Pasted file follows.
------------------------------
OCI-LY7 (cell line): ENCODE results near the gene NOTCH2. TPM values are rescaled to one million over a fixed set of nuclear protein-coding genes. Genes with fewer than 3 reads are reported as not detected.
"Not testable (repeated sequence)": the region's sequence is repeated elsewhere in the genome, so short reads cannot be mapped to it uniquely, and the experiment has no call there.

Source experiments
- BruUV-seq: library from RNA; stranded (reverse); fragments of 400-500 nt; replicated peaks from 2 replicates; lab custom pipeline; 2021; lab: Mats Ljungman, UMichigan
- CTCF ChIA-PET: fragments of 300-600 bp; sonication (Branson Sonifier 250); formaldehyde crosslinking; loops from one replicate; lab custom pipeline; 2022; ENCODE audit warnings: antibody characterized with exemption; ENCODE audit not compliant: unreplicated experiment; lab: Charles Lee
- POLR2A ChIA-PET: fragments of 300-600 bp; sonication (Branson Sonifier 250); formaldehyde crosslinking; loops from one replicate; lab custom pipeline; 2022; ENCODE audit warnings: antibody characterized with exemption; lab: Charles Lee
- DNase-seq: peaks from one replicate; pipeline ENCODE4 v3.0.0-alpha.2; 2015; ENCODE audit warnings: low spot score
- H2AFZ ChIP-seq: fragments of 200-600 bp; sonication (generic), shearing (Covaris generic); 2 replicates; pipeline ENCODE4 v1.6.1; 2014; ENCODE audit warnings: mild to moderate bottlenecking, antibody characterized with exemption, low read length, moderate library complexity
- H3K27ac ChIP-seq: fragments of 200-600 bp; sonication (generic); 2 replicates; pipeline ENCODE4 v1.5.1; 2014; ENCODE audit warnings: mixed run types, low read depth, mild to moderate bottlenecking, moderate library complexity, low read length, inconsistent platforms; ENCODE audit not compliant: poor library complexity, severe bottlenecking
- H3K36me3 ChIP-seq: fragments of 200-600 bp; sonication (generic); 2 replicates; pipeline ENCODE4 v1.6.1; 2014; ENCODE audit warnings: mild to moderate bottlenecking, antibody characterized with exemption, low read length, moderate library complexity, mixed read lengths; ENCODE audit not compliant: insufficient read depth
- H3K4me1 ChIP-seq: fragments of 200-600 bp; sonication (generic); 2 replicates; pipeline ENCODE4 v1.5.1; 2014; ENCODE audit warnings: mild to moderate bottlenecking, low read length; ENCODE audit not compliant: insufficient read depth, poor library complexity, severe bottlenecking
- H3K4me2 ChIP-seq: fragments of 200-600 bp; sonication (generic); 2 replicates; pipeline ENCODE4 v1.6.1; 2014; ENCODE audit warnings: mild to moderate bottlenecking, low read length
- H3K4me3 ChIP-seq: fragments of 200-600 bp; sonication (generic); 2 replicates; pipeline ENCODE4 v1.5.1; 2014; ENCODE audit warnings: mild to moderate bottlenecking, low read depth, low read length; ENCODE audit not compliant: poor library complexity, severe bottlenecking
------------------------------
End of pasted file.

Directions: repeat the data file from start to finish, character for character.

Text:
OCI-LY7 (cell line): ENCODE results near the gene NOTCH2. TPM values are rescaled to one million over a fixed set of nuclear protein-coding genes. Genes with fewer than 3 reads are reported as not detected.
"Not testable (repeated sequence)": the region's sequence is repeated elsewhere in the genome, so short reads cannot be mapped to it uniquely, and the experiment has no call there.

Source experiments
- BruUV-seq: library from RNA; stranded (reverse); fragments of 400-500 nt; replicated peaks from 2 replicates; lab custom pipeline; 2021; lab: Mats Ljungman, UMichigan
- CTCF ChIA-PET: fragments of 300-600 bp; sonication (Branson Sonifier 250); formaldehyde crosslinking; loops from one replicate; lab custom pipeline; 2022; ENCODE audit warnings: antibody characterized with exemption; ENCODE audit not compliant: unreplicated experiment; lab: Charles Lee
- POLR2A ChIA-PET: fragments of 300-600 bp; sonication (Branson Sonifier 250); formaldehyde crosslinking; loops from one replicate; lab custom pipeline; 2022; ENCODE audit warnings: antibody characterized with exemption; lab: Charles Lee
- DNase-seq: peaks from one replicate; pipeline ENCODE4 v3.0.0-alpha.2; 2015; ENCODE audit warnings: low spot score
- H2AFZ ChIP-seq: fragments of 200-600 bp; sonication (generic), shearing (Covaris generic); 2 replicates; pipeline ENCODE4 v1.6.1; 2014; ENCODE audit warnings: mild to moderate bottlenecking, antibody characterized with exemption, low read length, moderate library complexity
- H3K27ac ChIP-seq: fragments of 200-600 bp; sonication (generic); 2 replicates; pipeline ENCODE4 v1.5.1; 2014; ENCODE audit warnings: mixed run types, low read depth, mild to moderate bottlenecking, moderate library complexity, low read length, inconsistent platforms; ENCODE audit not compliant: poor library complexity, severe bottlenecking
- H3K36me3 ChIP-seq: fragments of 200-600 bp; sonication (generic); 2 replicates; pipeline ENCODE4 v1.6.1; 2014; ENCODE audit warnings: mild to moderate bottlenecking, antibody characterized with exemption, low read length, moderate library complexity, mixed read lengths; ENCODE audit not compliant: insufficient read depth
- H3K4me1 ChIP-seq: fragments of 200-600 bp; sonication (generic); 2 replicates; pipeline ENCODE4 v1.5.1; 2014; ENCODE audit warnings: mild to moderate bottlenecking, low read length; ENCODE audit not compliant: insufficient read depth, poor library complexity, severe bottlenecking
- H3K4me2 ChIP-seq: fragments of 200-600 bp; sonication (generic); 2 replicates; pipeline ENCODE4 v1.6.1; 2014; ENCODE audit warnings: mild to moderate bottlenecking, low read length
- H3K4me3 ChIP-seq: fragments of 200-600 bp; sonication (generic); 2 replicates; pipeline ENCODE4 v1.5.1; 2014; ENCODE audit warnings: mild to moderate bottlenecking, low read depth, low read length; ENCODE audit not compliant: poor library complexity, severe bottlenecking